Service fears as council sets lowest tax

OPPOSITION parties have branded a record low council tax increase for Suffolk householders “irresponsible and callous” because of the impact it will have on elderly and vulnerable people in the county.

Graham Dines

OPPOSITION parties have branded a record low council tax increase for Suffolk householders “irresponsible and callous” because of the impact it will have on elderly and vulnerable people in the county.

As council leaders announced a pre-election budget tax increase of 2.45% - 51p a week - Labour and Liberal Democrats geared themselves up to fight cuts in the social services budget and increased home care charges.

Kevan Lim, deputy Leader of the Labour Group, said the Tories planned to increase spending by �16million to finance projects such as a waste incinerator but at the same time were going to scythe �7m from social care.


You may also want to watch:


Labour called on the Tory leadership to follow President Barack Obama's lead and to freeze pay increases for all staff earning more than �50,000.

In its alternative proposals, the Labour group would reinstate �4m of the cuts in social care, freeze charges for home care services, scrap the incinerator project, and conduct a detailed review of all increased spending plans to make “serious savings in non-essential areas”.

Most Read

For the Liberal Democrats, Kathy Pollard accused the council for dressing up service cuts and increased charges as efficiency savings. “In reality the people they have affected most are the elderly and vulnerable people in the county, who have seen cuts in services amounting to �43m.”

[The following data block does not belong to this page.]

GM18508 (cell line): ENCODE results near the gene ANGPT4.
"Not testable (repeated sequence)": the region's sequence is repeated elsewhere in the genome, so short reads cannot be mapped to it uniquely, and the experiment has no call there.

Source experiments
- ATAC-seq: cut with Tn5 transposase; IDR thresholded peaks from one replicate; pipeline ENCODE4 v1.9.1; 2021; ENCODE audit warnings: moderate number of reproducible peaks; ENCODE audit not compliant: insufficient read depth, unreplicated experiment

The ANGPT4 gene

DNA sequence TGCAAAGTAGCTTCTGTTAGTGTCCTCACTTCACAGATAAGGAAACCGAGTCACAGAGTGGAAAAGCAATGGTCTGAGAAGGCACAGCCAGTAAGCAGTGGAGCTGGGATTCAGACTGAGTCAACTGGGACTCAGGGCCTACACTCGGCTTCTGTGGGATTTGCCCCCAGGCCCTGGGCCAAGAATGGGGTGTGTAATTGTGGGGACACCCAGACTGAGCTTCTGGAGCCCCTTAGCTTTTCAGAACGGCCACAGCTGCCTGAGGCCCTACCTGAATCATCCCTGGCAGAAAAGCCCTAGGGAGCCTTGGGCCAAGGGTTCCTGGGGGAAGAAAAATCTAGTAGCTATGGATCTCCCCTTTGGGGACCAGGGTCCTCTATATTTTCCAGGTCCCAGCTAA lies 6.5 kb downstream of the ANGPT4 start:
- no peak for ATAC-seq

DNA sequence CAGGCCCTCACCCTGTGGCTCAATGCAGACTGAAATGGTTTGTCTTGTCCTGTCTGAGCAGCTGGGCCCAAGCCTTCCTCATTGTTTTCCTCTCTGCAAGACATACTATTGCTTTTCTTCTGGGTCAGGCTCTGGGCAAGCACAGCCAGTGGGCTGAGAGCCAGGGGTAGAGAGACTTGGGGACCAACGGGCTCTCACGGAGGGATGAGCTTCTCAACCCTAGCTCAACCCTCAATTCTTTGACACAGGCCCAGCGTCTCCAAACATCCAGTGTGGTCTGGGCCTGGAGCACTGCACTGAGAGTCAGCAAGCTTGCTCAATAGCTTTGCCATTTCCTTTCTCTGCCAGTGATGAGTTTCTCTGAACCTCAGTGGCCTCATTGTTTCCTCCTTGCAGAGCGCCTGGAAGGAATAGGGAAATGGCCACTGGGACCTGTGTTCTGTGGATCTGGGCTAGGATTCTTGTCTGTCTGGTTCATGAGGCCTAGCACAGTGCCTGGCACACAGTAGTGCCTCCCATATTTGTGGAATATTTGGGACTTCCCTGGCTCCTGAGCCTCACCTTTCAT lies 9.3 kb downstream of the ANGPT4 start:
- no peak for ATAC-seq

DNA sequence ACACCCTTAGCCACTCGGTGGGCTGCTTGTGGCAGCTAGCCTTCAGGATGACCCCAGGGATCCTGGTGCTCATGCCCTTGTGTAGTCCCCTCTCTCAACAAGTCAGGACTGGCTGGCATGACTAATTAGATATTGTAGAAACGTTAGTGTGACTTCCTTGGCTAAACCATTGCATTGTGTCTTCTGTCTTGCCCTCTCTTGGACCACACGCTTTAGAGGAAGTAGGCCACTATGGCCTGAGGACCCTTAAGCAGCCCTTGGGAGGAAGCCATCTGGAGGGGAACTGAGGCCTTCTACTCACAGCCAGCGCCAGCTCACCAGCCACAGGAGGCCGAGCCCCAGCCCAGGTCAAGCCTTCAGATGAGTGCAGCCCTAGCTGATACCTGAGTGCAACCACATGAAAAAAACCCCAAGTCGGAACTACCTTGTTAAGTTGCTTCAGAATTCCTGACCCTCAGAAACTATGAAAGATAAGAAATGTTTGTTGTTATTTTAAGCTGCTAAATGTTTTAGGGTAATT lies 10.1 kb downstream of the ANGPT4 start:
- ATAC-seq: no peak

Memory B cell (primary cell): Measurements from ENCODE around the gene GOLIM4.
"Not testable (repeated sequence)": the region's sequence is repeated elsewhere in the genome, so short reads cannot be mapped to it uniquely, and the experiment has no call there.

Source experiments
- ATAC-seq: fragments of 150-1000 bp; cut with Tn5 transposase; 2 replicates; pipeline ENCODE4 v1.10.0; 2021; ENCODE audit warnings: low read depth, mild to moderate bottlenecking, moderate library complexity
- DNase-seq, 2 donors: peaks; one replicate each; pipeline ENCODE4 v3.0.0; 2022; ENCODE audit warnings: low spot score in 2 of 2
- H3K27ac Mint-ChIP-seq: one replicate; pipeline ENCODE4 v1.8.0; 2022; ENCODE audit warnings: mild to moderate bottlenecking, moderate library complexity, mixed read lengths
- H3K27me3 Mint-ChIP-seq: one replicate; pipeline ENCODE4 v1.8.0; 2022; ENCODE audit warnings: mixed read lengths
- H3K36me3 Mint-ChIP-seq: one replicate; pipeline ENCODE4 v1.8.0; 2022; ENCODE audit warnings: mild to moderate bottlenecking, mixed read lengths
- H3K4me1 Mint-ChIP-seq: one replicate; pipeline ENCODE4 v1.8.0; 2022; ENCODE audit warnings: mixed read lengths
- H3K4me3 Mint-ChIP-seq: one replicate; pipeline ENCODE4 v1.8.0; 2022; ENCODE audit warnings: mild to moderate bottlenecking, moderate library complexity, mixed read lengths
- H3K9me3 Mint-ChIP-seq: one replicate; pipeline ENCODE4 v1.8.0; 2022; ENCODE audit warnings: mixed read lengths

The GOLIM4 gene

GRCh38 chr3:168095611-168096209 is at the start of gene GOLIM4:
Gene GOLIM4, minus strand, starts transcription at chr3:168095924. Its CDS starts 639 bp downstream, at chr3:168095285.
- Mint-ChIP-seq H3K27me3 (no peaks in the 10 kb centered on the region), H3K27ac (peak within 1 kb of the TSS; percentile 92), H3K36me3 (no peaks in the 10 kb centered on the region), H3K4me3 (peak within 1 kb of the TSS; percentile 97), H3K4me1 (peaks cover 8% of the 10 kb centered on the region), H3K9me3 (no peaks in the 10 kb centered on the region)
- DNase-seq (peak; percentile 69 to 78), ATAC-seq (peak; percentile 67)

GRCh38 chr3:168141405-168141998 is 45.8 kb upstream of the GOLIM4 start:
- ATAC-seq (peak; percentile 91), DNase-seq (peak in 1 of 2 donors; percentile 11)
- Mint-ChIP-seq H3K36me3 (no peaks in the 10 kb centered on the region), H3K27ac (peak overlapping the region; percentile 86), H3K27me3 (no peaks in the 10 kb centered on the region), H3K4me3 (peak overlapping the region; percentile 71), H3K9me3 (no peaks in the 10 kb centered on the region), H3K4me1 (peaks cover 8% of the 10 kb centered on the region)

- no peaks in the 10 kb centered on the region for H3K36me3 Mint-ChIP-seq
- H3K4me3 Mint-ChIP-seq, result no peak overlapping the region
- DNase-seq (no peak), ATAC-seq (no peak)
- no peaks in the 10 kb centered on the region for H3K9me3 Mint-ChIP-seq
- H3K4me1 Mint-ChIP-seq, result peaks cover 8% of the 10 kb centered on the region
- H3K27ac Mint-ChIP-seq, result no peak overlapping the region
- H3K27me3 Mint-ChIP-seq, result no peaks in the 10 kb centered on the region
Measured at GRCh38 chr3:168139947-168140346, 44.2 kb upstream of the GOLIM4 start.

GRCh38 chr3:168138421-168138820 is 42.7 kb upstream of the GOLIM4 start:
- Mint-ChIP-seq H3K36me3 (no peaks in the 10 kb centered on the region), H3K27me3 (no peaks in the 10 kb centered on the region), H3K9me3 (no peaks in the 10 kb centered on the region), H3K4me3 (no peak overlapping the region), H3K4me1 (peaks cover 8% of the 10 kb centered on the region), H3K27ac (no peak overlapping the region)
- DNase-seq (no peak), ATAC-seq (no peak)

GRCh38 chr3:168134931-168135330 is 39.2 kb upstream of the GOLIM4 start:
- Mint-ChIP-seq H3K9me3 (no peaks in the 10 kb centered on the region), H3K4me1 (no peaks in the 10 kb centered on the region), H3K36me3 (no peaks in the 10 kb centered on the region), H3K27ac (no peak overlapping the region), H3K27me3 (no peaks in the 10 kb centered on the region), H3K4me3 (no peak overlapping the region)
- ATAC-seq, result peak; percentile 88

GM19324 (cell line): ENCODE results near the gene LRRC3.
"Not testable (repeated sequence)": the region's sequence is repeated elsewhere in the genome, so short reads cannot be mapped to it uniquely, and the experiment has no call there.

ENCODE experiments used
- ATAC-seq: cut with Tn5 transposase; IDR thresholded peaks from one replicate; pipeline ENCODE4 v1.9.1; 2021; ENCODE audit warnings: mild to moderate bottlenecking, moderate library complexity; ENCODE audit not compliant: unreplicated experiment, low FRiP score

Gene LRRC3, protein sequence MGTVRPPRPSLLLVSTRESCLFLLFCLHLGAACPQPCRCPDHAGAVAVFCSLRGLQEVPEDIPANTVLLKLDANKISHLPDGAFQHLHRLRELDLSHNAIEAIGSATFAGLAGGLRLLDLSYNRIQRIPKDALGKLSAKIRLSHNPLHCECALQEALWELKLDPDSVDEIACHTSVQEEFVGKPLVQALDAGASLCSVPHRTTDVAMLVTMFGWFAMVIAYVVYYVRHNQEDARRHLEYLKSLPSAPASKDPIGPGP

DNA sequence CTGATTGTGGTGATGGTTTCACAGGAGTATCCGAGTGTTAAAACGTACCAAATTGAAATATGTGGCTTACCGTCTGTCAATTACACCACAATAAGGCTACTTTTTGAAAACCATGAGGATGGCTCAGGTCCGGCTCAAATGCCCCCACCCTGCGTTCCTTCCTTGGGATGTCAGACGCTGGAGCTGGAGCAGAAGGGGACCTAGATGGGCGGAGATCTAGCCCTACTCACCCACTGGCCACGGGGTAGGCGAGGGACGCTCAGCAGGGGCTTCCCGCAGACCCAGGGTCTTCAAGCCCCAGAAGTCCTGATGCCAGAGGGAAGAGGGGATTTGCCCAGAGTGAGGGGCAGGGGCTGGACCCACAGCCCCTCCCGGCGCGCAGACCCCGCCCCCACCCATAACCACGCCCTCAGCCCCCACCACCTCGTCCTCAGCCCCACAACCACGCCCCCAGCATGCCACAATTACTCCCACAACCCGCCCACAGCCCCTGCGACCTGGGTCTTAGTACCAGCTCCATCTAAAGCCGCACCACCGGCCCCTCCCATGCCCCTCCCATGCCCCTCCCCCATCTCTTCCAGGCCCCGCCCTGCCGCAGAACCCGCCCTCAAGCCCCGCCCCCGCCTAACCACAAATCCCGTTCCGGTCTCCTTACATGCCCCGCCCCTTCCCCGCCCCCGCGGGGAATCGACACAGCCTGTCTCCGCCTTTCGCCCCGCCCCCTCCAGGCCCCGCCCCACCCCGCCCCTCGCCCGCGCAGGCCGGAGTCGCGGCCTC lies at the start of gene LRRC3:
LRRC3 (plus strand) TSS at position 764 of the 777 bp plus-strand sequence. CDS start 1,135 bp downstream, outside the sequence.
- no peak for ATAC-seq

Council leader Jeremy Pembroke hailed “the lowest level of council tax ever set by the county council”.

Mr Pembroke said: “In the midst of a severe recession, it was essential that we keep the council tax as low as possible without jeopardizing essential services.

“This increase of 2.45% is well below last year's increase of 3.75% and is lower than the Consumer Price Index of 3.1% and this year's pensions increase of 5%.”

Reg Hartles, from the group Protest Against Council Tax Suffolk, welcomed the low increase but cautioned against too much jubilation until the levies by the district and parish councils and the police authority were known.

“The increase might be small, but the elderly are still paying out too much in property taxes. It's time to introduce a new system of financing local government, which would also reduce the amount paid by pensioner households,” said Mr Hartles.

The increase means householders in average Band D properties will have to pay �1,100.19 for county services including education, social care, highways, consumer protection, and fire services. Last year's Suffolk precept was �1,073.88.

Suffolk set its new tax rate on the day the Office for National Statistics said Britain's oldest pensioners were spending nearly 40% of their money on household bills. Homes headed by someone aged over 75 pay almost 40% of their average weekly expenditure of �218 go on food, energy bills, housing and council tax in 2007.

The situation was only slightly better for households headed by a pensioner aged under 74 - this group spends around 30% of the average weekly expenditure of �321 on these items. The figures relate to 2007 and do not include the sharp rises in gas and electricity prices seen during 2008.

Become a Supporter

This newspaper has been a central part of community life for many years. Our industry faces testing times, which is why we're asking for your support. Every contribution will help us continue to produce local journalism that makes a measurable difference to our community.

Become a Supporter
Comments powered by Disqus